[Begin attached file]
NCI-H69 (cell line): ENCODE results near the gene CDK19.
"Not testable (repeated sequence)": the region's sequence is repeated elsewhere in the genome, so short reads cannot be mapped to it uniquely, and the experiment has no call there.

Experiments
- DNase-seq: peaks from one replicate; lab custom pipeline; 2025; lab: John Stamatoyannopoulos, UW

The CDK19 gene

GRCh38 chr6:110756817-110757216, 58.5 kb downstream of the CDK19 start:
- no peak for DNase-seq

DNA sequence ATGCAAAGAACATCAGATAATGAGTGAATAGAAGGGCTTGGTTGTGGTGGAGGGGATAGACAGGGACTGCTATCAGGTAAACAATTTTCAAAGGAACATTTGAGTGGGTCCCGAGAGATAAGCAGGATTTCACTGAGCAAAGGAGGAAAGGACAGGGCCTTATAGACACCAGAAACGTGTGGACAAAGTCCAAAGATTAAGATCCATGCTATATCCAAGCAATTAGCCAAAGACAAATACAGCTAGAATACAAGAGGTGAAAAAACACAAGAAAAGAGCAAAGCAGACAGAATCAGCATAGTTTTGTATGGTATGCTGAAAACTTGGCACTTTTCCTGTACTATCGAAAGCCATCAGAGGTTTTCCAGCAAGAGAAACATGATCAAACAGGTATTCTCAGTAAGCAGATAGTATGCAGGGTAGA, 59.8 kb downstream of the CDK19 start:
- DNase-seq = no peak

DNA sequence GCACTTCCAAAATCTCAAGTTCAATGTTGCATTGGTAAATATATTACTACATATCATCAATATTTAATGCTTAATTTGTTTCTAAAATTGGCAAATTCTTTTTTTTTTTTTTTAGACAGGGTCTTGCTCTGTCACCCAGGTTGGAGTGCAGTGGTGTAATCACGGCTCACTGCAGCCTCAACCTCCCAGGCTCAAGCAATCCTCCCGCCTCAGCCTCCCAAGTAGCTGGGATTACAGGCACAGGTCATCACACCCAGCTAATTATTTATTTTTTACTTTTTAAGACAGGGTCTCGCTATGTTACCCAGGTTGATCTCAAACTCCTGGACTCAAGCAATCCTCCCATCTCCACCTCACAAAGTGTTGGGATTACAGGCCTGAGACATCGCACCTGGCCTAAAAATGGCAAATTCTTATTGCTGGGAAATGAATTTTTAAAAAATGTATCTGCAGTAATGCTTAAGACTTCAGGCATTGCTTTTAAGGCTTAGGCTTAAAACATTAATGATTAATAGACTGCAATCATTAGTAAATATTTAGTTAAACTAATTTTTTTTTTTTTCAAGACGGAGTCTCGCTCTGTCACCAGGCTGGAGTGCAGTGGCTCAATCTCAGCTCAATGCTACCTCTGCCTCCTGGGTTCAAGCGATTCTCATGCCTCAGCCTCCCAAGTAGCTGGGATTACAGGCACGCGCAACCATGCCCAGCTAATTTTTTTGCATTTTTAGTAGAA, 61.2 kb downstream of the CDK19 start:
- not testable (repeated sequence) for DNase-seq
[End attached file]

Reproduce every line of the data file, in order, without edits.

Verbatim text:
NCI-H69 (cell line): ENCODE results near the gene CDK19.
"Not testable (repeated sequence)": the region's sequence is repeated elsewhere in the genome, so short reads cannot be mapped to it uniquely, and the experiment has no call there.

Experiments
- DNase-seq: peaks from one replicate; lab custom pipeline; 2025; lab: John Stamatoyannopoulos, UW

The CDK19 gene

GRCh38 chr6:110756817-110757216, 58.5 kb downstream of the CDK19 start:
- no peak for DNase-seq

DNA sequence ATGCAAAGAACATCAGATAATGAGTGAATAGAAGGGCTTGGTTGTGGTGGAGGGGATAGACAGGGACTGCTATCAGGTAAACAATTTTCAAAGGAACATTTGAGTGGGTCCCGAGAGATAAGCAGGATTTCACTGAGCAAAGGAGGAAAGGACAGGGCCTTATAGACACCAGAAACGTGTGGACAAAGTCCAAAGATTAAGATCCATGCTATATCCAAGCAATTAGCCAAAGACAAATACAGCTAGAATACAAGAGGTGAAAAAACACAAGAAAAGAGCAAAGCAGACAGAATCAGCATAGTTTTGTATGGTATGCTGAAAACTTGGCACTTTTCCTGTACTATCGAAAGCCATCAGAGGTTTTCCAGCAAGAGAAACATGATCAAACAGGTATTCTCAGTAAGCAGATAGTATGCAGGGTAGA, 59.8 kb downstream of the CDK19 start:
- DNase-seq = no peak

DNA sequence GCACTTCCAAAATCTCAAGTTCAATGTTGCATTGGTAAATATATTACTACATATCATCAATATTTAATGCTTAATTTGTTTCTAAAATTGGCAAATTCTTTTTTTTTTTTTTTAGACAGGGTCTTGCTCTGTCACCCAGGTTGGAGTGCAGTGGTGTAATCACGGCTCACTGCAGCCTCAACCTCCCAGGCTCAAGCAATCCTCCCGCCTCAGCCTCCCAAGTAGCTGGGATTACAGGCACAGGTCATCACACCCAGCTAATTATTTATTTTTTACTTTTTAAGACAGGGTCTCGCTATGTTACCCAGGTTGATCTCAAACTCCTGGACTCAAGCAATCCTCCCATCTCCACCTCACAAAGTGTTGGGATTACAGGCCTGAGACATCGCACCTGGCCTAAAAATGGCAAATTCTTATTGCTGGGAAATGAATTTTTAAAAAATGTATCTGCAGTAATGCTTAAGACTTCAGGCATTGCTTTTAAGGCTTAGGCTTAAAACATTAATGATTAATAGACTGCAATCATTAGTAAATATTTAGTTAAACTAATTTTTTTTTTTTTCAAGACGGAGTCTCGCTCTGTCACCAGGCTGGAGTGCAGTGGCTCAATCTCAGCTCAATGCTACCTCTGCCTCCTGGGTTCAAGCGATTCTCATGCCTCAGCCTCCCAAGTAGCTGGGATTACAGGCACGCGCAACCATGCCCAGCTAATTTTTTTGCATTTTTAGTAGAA, 61.2 kb downstream of the CDK19 start:
- not testable (repeated sequence) for DNase-seq